I write this post off the back of an article I saw today about influencer @travel_inhershoes’s supposedly scamming those who purchased her 12 week ‘Insta growth success’ course. Now, I haven’t paid the $500 for the course, nor know anyone who personally has, so I cannot speak as to whether there was actually a scam going on (although by the amount of people coming forward with their own stories there is definitely a case going for it). Whether @travel_inhershoes’ Aggie actually meant to scam people, or whether it is a genuine, honest f*ck up, I’ll never know. She claims illnesses and lack of Wi-Fi, amongst other things, for reasons as to why she dropped the ball and didn’t respond to her customers. Is it possible she set out to scam people? I highly doubt it. The girl nearly has a million followers and I’d imagine earns all of her income via her Instagram activities, so she must’ve had the foresight to realise what a backlash could do for her profits if she scammed anyone.
The more likely story is that she became complacent. The money came rolling in ($500 a pop is not to be sniffed at) and the girl probably has a million other demands and deadlines in her life. It seems possible this “baby” of hers, this course she created, became a lower priority when brands came knocking asking for commitments (however this is no excuse to ignore customer’s DMs considering she could afford an assistant or two to run this for her – but, I don’t know the full story so there’s no point making assumptions).
Will this ruin Aggie and her reputation as a travel influencer? I have no idea. I genuinely hope not, because I wouldn’t want to wish that upon anyone. But it sure is a possibility, and for Aggie’s sake I hope she’s surrounding herself by PR experts right now, and if she has wronged all of these people, she needs to be looking to make amends.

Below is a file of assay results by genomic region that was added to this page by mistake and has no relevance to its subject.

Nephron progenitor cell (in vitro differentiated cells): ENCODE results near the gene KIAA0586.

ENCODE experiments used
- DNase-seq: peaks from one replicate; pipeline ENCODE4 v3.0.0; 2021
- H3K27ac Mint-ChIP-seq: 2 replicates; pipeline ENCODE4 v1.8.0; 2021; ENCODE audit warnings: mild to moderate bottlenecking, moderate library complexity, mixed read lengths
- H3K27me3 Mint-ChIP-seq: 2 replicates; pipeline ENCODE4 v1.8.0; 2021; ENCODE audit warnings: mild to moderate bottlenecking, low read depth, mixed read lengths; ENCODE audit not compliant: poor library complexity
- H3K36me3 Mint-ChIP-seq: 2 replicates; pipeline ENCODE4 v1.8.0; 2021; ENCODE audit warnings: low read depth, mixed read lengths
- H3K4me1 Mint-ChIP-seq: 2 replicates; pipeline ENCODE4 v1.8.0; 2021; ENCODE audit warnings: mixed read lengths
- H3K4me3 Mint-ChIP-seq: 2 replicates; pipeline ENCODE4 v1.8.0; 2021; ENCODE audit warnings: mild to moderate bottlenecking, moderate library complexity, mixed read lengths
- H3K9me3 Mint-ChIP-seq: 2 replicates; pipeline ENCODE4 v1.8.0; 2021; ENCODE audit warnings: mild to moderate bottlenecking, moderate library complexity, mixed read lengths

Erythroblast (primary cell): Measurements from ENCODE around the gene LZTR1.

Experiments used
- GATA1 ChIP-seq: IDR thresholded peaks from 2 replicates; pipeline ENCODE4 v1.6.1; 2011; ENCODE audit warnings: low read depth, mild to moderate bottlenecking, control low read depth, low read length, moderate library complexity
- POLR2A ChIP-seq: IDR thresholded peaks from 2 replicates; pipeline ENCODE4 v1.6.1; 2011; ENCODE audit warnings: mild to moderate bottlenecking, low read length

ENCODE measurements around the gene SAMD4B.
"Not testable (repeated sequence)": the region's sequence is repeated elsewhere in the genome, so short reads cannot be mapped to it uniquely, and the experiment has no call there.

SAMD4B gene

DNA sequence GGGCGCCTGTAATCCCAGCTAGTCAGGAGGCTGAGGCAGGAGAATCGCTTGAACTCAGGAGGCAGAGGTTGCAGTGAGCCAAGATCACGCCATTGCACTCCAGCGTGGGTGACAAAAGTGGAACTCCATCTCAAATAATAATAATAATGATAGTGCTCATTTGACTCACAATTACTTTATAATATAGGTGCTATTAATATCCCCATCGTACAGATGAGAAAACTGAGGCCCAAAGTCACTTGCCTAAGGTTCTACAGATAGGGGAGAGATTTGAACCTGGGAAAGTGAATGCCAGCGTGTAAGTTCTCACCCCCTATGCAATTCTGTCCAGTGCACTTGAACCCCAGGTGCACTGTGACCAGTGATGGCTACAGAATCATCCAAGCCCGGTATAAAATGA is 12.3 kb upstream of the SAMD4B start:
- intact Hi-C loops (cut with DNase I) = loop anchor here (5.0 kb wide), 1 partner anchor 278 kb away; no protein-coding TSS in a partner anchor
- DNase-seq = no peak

Aside from the loss of customer money/her commitment to customers not being met, the scariest thing is how someone’s livelihood could come crashing down because of a series of mistakes, or even just one mistake.
The internet is a cruel mistress and consumers now have much more power than ever before to retaliate against brands and businesses.
Side note: These comments are not intended to invalidate anyone who are desperately seeking repayment for a course/session they’ve paid for that they didn’t receive and I fully respect that, if a brand isn’t responding to you, often taking it into the public forum is the only way to get heard. And there is definitely a way to keep this professional and keep personal insults out of it, which thankfully it seems most of the allegations against @travel_inhershoes are more on the professional/fact side of the coin rather than personal. 👏
Several months ago, I heard the tail end of a story concerning another online person of influence, Lux ATL — a powerhouse of female positivity and strength, a PhD who was a former stripper, a spokesperson for those who don’t have the platform to speak. The girl has been a real role model of mine. Lux regularly holds ‘Strip Retreats’ — empowerment sessions for any and all women to be able to be themselves, be raw and be naked.
There have been accusations from various attendees of these retreats who said they hadn’t got what they’d paid for. They accused these retreats of shady activities. Of being rip-offs. Now, again, I haven’t been to one of these retreats so I cannot speak of who is right or wrong. Perhaps there is no right or wrong, and it is all just perception. But either way, a woman who has built up an engaged online following suddenly had her reputation questioned and her platform earthquaked beneath her feet.
Take Elle Darby. Remember all the news stories and Facebook posts from The White Moose Cafe banning bloggers and influencers from their hotel? It all started with Elle, a fashion influencer who had reached out to them, I assume as part of her ‘business as usual’ approach, to this hotel requesting a complimentary stay in exchange for her promoting the hotel and posting content free of charge.